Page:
[That this House is aware of the deep unease among honourable Members on all sides of the House at the prospect that Her Majesty's Government might support United States military action against Iraq; agrees with Kofi Annan that a further military attack on Iraq would be unwise at this time; believes that such a course of action would disrupt support for the anti-terrorism coalition among the Arab states; and instead urges the Prime Minister to use Britain's influence with Iraq to gain agreement that United Nations weapons inspections will resume.]
It expresses the deep concern of 107 hon. Members at the United States proposals to take military action against Iraq.
1051 So far, the Government have failed miserably to make a case for supporting the unilateral action proposed by President Bush. Will the Leader of the House assure us that the Prime Minister will not announce support for that action, either in this country or on a ranch in Texas, before the House has had time fully to debate the issues based on facts, not belief? May we have a debate on that subject before the Easter recess?
§ Mr. Cook
I cannot promise a debate on that issue before the recess, as I have just announced business for every day before the recess. [Interruption.1 As the right hon. Member for Bromley and Chislehurst does not appear entirely persuaded of that, he might like to consider pulling the Opposition day to make room for such a debate.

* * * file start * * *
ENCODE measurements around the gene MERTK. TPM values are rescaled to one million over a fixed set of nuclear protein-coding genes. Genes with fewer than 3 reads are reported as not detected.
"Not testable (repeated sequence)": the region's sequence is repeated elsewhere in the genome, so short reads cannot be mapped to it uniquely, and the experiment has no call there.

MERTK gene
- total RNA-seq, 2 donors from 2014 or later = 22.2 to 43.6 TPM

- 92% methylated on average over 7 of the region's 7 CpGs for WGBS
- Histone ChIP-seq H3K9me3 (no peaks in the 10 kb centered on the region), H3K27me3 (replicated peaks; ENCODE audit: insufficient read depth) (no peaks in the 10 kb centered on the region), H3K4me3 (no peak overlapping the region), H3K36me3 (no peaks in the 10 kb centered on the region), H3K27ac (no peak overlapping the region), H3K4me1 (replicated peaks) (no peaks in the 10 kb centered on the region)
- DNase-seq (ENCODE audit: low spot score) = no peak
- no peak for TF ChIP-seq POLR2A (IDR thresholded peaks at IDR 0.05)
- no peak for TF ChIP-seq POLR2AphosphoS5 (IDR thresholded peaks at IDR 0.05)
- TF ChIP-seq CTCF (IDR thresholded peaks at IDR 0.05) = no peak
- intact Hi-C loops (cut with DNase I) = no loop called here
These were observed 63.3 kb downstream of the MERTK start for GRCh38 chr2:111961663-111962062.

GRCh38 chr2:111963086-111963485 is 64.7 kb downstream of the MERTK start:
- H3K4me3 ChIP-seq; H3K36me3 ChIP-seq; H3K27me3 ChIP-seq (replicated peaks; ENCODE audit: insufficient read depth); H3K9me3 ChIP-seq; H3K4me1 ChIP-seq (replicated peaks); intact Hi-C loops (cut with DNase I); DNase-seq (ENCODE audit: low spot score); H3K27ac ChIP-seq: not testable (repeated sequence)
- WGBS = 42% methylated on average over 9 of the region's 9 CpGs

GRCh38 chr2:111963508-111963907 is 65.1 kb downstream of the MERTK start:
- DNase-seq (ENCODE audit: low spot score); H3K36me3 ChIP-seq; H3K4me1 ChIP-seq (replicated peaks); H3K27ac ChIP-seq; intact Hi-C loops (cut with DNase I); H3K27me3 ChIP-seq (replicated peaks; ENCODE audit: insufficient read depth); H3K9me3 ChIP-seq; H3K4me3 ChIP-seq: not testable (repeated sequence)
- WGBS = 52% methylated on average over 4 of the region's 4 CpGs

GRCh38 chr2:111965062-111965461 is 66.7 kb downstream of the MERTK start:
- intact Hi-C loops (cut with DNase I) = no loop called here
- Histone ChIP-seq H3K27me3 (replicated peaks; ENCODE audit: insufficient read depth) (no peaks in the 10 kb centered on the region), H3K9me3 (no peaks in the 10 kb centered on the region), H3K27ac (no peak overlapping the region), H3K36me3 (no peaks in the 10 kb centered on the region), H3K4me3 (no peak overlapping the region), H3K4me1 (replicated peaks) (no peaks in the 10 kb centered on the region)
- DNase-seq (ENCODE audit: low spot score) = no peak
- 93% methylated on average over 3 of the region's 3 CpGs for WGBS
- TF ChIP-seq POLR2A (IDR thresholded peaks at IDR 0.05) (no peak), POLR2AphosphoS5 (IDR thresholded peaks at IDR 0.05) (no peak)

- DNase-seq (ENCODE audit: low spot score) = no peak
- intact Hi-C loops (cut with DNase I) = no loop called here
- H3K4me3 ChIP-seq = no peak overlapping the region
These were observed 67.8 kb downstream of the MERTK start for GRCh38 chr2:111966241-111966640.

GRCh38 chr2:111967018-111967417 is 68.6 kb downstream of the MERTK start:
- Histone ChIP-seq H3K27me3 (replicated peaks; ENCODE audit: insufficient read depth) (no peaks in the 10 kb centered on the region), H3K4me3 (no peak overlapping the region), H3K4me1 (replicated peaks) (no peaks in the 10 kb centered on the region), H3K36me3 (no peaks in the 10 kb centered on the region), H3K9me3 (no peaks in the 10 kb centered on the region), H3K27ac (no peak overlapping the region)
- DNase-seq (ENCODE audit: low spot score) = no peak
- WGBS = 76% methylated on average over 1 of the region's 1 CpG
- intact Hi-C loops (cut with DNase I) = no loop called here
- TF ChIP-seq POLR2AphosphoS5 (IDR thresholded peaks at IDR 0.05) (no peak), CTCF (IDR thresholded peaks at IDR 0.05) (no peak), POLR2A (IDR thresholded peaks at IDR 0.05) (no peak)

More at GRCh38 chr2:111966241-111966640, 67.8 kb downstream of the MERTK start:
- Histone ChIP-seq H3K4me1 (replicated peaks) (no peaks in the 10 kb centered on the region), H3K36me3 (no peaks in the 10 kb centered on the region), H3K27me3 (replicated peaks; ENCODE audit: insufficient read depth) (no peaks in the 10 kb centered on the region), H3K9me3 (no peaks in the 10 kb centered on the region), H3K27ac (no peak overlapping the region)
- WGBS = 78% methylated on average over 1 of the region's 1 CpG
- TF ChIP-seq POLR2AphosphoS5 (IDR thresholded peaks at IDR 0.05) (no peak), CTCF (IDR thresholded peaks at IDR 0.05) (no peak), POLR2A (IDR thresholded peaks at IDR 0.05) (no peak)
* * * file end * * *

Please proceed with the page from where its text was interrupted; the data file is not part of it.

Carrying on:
§ Mr. Cook
There we are—my hon. Friend has struck a colleague in the shape of the right hon. Gentleman.
If such action were to proceed, of course it should be debated in the House. In fairness to the Government, we demonstrated a willingness to listen to the House and gave the House an opportunity to debate the issues before and during the military action in Afghanistan, when we had five full debates on the threat of international terrorism. I can certainly assure my hon. Friend that, should there be any proposal for action, the matter would of course have to be debated in the House. However, I remind her that, as the Prime Minister keeps saying, no decision has been taken and, as I said last Thursday, no decision may ever be taken.
§ Sir Brian Mawhinney (North-West Cambridgeshire)
Notwithstanding the right hon. Gentleman's earlier reply, will he reflect for a moment on what his reaction would have been when he was a leading light on the Opposition Benches had he been told that the then hon. Member for Peterborough, as a Under-Secretary or a Minister, was too busy—or too important—to respond to a debate in the Chamber? The right hon. Gentleman said that that will not be a routine occurrence. May I tempt him to go a little further and say that it will not happen again?
§ Mr. Cook